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Structured classification of structured data:application to remote sensing data

Remote sensing data processing has long been conducted at pixel level, since times when objects of interest were way smaller or at most comparable to a pixel™ size. The significant developments on the spatial resolution front have led to the emergence of object-based image analysis, that no longer handles every pixel independently, but in contextual groups. In particular, multiscale models such as hierarchical representations (or trees) have been proposed and widely acknowledged as the appropriate solution since they enable us to model efficiently the relations between different image objects at multiple detail levels. In fact, depending on the required level of analysis, it is no longer uncommon for image regions to require multiple labels; e.g. a region might be identified as a road at a fine scale, as a residential area at an intermediate scale, or even as town or city at a coarse scale. These labels might be known a priori (supervised classification) or not (unsupervised classification or segmentation). While hierarchical representations inherently encode structural and rich information at several scales, its processing is merely a succession of monoscale analysis, either in an unsupervised fashion where the objective is to produce segmentations, or in a supervised one where classification maps with a set of labels (or a taxonomy of labels) are produced. No scientific solution allows for now a multiscale classification of the multiscale representation.
In the same time, in the machine learning community has emerged new tools to deal with hierarchical representations but they have barely been exploited in the remote sensing community. Structured prediction deals with the prediction of a structured output rather than a single label, which is relevant is our case as the structure of the data inherently defines a semantic taxonomy of labels. While supervised classification of œflat labels (i.e. labels with no dependence between each others) is a marked up research field, hierarchical classification deals with labels organized in a hierarchy. This paradigm suits particularly to multiscale remote sensing data as it allows one to fully take advantage of the inherent hierarchical nature of the representation. Nevertheless, there exists no method that enables the labeling of the nodes of a tree with a hierarchy of labels. Few examples on the literature consider the classification of entire trees by a hierarchy of labels but no individual nodes. Another family of methods focuses to the classification of nodes of the tree, spreading labels from nodes to other nodes. This latter problem is called theNode Classification or Graph Labeling and arises naturally in many real-life problems that have inherently a network structure, but they do not consider any structured prediction.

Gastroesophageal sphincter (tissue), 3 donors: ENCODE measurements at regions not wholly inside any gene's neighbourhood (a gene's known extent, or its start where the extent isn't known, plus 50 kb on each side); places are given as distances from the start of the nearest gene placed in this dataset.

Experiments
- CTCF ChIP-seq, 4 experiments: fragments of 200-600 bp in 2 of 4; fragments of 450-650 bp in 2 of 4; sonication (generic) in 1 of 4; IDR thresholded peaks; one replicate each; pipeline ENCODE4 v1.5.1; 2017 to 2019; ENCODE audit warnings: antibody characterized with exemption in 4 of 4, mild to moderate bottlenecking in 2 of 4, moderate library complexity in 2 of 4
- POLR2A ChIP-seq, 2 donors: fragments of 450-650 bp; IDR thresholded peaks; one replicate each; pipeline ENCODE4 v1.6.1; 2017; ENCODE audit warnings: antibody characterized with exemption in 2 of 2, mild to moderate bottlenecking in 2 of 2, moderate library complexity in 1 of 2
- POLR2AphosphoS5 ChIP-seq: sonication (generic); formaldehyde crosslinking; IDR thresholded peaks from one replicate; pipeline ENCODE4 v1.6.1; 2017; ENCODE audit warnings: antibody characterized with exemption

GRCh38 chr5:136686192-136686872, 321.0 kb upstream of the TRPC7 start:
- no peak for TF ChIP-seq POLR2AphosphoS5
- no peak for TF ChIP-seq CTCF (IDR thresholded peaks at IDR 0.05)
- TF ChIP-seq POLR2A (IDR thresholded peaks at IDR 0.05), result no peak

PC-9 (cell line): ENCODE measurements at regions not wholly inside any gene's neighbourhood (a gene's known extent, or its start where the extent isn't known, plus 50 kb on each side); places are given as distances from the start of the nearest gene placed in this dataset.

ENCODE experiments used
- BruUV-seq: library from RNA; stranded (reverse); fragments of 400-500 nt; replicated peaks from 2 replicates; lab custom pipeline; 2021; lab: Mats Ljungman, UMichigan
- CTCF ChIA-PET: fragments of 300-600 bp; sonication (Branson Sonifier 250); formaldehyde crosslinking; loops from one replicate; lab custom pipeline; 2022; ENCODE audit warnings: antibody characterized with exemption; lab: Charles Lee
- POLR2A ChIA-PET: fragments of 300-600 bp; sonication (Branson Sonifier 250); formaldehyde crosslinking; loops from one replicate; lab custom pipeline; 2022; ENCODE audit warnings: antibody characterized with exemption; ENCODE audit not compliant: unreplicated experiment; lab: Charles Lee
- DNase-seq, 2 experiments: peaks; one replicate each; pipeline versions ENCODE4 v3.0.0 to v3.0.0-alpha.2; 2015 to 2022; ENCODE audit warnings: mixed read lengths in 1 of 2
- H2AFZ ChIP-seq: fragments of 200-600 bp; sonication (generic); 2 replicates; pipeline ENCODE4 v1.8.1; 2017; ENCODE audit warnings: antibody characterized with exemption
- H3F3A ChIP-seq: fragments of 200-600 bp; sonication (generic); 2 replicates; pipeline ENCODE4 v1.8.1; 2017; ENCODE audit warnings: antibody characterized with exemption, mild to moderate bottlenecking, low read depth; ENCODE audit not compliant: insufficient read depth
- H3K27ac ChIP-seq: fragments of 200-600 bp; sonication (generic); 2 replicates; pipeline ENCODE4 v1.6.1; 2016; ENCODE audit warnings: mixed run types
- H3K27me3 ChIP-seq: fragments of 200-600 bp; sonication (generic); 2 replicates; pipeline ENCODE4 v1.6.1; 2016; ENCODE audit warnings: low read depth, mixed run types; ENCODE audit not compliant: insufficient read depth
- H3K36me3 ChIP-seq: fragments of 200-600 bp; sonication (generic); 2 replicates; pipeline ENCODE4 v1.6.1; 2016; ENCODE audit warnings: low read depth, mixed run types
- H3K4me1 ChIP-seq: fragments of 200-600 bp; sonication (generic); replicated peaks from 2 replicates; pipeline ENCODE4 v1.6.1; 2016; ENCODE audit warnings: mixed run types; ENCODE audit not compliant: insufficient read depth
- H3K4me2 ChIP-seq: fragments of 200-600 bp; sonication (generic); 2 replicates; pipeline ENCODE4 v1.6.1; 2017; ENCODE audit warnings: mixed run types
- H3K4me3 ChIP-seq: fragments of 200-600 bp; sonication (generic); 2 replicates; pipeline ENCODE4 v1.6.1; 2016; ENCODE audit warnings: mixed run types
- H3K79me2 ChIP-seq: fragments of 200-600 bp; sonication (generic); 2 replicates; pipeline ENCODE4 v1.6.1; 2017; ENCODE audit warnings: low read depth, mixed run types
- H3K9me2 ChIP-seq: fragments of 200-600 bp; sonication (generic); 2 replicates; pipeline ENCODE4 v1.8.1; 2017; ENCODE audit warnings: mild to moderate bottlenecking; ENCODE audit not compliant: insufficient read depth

The objective of the PhD is to define a new formulation of the structured classification of structured data problem, in which the labels are themselves structured. Two directions will be explored:
- the prerequisite of classification is the ability to measure in a relevant way the similarity between two nodes or (pieces of) trees. Optimal transport (OT) have inspired a number of recent breakthroughs in machine learning because of its capacity to compare efficiently empirical distributions. The lead of relying on an OT based-formulation of a distance, that deals inherently with structured or hierarchical outputs, shall be explored.
- there is nowadays no way around learning end-to-end solutions that rely on nodes or graph convolution. Solutions that rely on convolutional networks shall be considered.
The solutions shall be able to be embedded in either a supervised (where some labels are available -- also known as the node classification problem) or unsupervised (as in the community clustering solutions) approach. A particular emphasis will be put on the development of efficient solutions, able to deal with large datasets.
From an application point of view, a special emphasis will be given on remote sensing datasets, but the solution should be applicable to other application domains. Targeted publications will be conferences and journals from both the machine learning and the remote sensing communities.
The OBELIX Team is a team   from Irisa ( The team is dedicated to environment observation problems, implying advanced image processing techniques and machine learning. The team is co-located between Rennes and Vannes, two beautiful cities from Brittany, France.

apprentissage automatique; Apprentissage profond; classification multi-labels; données structurées; Optimal Transport, Deep learning, Domain Adaptation, Remote Sensing Imagery
35042 RENNES  
Sébastien lefèvre
Laetitia Chapel
Date de début souhaitée
Langues obligatoires
Anglais; Français
Date limite
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